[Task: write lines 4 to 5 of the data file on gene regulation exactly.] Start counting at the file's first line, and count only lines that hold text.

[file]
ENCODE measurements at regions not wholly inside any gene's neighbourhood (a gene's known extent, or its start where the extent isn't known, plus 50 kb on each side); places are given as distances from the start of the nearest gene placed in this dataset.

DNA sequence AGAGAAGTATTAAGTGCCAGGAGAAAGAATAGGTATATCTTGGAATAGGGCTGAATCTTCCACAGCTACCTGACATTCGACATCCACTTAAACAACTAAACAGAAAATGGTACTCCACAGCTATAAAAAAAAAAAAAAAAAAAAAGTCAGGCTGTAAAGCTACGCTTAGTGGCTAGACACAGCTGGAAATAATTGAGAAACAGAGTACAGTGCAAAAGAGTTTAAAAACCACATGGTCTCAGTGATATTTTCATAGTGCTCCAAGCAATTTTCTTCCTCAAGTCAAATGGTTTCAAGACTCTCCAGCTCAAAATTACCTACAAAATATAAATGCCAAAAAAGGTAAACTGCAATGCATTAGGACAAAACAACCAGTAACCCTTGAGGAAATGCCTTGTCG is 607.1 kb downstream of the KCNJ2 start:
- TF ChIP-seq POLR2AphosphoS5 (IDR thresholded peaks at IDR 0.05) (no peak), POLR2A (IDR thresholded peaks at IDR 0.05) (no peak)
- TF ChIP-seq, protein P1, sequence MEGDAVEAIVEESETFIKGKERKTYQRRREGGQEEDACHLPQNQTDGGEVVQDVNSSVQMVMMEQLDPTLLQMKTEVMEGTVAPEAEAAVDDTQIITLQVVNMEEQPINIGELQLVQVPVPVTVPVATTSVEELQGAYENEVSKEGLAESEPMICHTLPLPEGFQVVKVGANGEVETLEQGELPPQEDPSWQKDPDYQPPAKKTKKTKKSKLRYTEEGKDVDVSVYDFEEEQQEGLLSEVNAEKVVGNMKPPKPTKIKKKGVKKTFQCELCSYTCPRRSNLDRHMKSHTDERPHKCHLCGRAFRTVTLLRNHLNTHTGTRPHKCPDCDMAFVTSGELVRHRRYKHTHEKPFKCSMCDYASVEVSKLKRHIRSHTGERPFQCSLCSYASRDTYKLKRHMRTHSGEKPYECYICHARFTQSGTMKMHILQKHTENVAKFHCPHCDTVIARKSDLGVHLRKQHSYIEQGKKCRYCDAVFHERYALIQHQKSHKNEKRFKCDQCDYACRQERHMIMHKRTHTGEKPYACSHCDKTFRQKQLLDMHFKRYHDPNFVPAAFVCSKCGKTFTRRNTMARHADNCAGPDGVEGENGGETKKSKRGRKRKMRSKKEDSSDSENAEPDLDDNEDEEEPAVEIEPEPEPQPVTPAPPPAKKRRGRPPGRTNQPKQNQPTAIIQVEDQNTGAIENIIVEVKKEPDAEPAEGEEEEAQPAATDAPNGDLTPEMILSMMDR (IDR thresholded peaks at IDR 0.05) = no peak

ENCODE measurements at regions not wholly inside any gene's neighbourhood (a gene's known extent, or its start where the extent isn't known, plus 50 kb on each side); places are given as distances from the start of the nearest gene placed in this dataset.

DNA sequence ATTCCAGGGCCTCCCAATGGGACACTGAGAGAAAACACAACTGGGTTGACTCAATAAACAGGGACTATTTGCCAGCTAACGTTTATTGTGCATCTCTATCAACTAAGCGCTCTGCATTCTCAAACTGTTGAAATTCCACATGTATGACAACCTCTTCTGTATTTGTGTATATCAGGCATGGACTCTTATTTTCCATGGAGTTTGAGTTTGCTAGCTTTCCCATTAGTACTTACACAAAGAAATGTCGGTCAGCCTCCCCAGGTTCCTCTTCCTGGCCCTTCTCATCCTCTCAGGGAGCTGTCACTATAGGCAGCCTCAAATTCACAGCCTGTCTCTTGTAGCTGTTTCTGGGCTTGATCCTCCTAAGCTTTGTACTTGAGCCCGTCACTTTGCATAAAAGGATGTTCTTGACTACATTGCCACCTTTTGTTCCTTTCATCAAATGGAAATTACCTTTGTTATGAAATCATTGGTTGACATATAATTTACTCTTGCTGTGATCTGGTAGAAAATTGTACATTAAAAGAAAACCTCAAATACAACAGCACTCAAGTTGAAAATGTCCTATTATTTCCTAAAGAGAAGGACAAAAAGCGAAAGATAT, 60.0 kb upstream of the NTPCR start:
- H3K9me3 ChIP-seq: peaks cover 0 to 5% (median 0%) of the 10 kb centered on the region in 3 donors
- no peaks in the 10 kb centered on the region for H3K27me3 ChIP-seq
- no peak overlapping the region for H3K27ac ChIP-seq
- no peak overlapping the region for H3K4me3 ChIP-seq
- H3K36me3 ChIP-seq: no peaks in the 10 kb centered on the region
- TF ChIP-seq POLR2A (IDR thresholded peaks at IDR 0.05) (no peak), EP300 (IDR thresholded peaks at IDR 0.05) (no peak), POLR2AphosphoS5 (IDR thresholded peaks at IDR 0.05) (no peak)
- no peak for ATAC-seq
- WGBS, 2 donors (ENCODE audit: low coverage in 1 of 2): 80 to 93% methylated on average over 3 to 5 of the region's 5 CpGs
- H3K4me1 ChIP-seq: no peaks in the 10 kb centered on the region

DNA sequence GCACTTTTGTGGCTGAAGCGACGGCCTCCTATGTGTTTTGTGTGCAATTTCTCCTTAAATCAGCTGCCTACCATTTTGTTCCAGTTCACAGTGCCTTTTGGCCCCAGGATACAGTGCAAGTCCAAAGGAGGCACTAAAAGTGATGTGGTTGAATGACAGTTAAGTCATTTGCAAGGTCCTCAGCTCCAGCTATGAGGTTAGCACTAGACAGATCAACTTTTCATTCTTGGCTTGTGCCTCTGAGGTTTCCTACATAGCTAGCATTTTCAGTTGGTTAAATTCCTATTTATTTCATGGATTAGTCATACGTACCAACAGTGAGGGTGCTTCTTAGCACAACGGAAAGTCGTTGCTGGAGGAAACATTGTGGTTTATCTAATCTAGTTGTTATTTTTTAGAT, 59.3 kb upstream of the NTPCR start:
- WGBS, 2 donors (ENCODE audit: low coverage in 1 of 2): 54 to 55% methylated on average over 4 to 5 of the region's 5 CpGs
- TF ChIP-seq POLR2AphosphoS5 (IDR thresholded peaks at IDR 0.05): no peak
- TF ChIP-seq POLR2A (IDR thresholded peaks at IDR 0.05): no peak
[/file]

- TF ChIP-seq, protein P1, sequence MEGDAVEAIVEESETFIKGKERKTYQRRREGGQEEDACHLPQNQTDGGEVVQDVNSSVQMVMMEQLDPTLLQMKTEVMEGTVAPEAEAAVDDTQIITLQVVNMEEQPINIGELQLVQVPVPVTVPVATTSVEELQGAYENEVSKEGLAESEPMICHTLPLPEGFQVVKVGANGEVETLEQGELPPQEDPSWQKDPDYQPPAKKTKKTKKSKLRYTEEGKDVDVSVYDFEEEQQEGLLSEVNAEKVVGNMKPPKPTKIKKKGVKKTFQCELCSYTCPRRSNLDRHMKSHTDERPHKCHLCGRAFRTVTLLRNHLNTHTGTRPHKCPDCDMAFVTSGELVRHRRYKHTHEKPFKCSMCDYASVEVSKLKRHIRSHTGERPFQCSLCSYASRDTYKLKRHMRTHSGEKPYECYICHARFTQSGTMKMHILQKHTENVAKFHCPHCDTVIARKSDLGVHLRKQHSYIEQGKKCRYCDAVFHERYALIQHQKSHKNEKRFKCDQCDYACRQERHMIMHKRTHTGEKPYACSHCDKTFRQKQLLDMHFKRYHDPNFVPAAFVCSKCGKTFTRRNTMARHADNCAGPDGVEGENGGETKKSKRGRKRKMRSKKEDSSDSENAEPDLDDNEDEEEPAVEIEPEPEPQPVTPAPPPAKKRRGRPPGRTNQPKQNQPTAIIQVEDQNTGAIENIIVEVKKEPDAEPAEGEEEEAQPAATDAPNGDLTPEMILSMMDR (IDR thresholded peaks at IDR 0.05) = no peak

ENCODE measurements at regions not wholly inside any gene's neighbourhood (a gene's known extent, or its start where the extent isn't known, plus 50 kb on each side); places are given as distances from the start of the nearest gene placed in this dataset.